October 1, 2016

House committees pass Senate bills, with one key amendment

The seal of the state of New Mexico in the House

Two House committees passed four Senate bills, three with no changes, but the one bill that must pass this year to balance the books on the budget for the year that ended three months ago passed with a change.

The seal of the state of New Mexico in the House

The seal of the state of New Mexico in the House

If the bill passes in the amended form, the Senate would need to resolve the differences created by the House Appropriations and Finance Committee before it heads to the governor.

In a bill that moves over $200 million from various funds, largely the tobacco settlement permanent fund, the change moved $1 million more from a legislative account.

“I don’t want to say it’s a political movida, but it sounds to me like it’s a political movida,” Rep. Christine Trujillo, D-Albuquerque, said before the committee approved the changes.

“If we don’t make an effort to increase our reserves, our bond rating is in danger of being down-rated,” committee chair Larry Larranaga, R-Albuquerque, said.

The expert witness for the bill, Charles Sallee of the Legislative Finance Council, when asked by Rep. Luciano “Lucky” Varela said the $1 million would likely not make a material difference for the agencies that do bond ratings.

Without the funds, the budget that ended June 30 would be unconstitutionally not balanced.

Earlier Saturday, House Majority Leader Nate Gentry, R-Albuquerque, told reporters the House would force the Senate to return. According to the state constitution, one chamber can force the other to come back to a special session by staying in session for three days, not counting Sunday.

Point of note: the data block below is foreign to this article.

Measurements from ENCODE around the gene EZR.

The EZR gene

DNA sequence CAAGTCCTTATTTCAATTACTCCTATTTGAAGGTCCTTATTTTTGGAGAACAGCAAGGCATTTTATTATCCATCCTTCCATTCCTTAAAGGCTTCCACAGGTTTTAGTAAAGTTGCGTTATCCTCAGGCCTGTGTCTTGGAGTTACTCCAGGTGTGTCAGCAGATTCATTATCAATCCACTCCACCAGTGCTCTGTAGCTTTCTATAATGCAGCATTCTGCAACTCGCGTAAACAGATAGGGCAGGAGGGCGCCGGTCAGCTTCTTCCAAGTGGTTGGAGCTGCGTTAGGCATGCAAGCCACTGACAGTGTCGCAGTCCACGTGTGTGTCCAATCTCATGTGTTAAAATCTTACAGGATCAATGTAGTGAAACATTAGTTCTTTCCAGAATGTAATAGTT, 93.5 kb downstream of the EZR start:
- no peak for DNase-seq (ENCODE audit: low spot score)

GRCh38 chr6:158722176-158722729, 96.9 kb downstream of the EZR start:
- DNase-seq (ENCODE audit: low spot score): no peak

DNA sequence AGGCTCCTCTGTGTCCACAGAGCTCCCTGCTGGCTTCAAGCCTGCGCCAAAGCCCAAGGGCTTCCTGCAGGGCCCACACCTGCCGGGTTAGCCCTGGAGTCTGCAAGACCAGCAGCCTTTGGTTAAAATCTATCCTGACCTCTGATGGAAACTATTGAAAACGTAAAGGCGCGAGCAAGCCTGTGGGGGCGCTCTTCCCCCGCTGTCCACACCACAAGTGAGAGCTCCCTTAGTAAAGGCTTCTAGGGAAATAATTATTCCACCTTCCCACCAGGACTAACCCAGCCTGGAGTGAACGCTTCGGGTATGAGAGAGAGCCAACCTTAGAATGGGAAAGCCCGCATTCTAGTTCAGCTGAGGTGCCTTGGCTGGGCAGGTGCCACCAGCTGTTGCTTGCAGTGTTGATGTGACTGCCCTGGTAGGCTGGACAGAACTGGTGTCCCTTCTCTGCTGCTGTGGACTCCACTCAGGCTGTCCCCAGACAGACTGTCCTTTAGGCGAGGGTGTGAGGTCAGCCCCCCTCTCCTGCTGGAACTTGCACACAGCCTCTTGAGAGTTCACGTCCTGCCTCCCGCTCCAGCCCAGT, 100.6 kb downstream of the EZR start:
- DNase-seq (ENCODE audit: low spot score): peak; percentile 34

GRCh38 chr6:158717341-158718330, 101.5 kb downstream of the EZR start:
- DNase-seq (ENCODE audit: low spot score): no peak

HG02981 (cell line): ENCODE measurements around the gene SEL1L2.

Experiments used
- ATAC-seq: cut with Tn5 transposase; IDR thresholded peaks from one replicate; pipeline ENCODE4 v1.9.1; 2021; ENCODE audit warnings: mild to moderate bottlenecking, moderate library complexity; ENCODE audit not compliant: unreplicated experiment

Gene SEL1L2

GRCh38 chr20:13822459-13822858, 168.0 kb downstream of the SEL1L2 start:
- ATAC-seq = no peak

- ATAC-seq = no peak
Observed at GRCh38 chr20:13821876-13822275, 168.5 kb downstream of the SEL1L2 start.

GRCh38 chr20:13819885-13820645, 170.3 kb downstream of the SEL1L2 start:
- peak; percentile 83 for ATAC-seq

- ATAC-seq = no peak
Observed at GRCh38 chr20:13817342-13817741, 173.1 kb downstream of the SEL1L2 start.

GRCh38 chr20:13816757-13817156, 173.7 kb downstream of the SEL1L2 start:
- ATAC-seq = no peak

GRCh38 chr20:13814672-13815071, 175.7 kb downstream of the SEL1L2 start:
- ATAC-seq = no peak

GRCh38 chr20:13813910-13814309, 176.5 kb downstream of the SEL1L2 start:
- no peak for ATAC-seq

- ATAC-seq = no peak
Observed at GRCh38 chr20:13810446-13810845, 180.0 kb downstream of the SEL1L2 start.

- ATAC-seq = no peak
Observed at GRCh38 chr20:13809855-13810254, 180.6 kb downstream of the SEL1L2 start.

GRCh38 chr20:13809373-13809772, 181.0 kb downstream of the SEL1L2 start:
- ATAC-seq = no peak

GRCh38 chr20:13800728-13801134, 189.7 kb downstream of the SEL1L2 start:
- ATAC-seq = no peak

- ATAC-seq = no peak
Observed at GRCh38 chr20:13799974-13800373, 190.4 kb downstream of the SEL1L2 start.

The Senate adjourned early Saturday morning after passing budget solvency bills.

HAFC passed another bill without changes, though many expressed doubts about the bill, especially Varela.

That bill would move money related to capital outlay for schools around. Like in the Senate, backers said it was made possible by legislation in recent years that has kept schools adequately repaired.

Still, Varela said the bill showed how priorities among legislators were askew.

“We’re cutting all these special projects and losing job creation to take care of this deficit that we have and we’re not solving the problem,” Varela said. “All we’re doing is delaying the problem for perhaps some future additional revenue, which I don’t see happening under this administration.”

The committee didn’t debate SB 9, the Senate bill that outlines the deep cuts. House Republicans reportedly will change that bill to take out cuts to parts of the Children, Youth and Families Department while deepening cuts to higher education. The Senate version did not cut any money to child protective services at CYFD.

Similarly, the House Ways and Means Committee passed two bills but did not address more contentious legislation. The committee will debate a proposal to delay corporate income tax cuts by two years later, possibly as early as Saturday night.

Two other bills cleared the bill unanimously without changes.

One bill would freeze the automatic increase in funding to retiree healthcare and fire protection grant funds.

“They’re going to have to decrease the benefits increase the copays and their going to do it to people that can least afford it,” Rep. Jim Trujillo, D-Santa Fe, said.

Still, the bill passed unanimously.

Another bill that lawmakers expressed concern about but still passed unanimously was one to take funds from older capital outlay projects that have yet to be started and move the funds to the general fund.

Committee chair Jason Harper, R-Rio Rancho, noted he had some projects in the bill from 2013 and 2014, saying he was “not happy about” it.

Still, he said it sends “a message that we’re serious about drawing down this billion dollar or whatever our state auditor says is in the bank.”

He referred to money that the State Auditor said over the past few years that is sitting in various accounts, unused.

Rep. Bill McCamley, who presented both bills in the Ways and Means Committee for Senate colleagues, said in closing on the bill legislators should pass the capital outlay sweep.

“This is probably one of the two things we all agree on, as bad as it is,” McCamley said.

The bill to move capital outlay funds to the general fund will now head to HAFC. The other three bills are headed for the House floor for final passage.

Andy Lyman contributed to this report.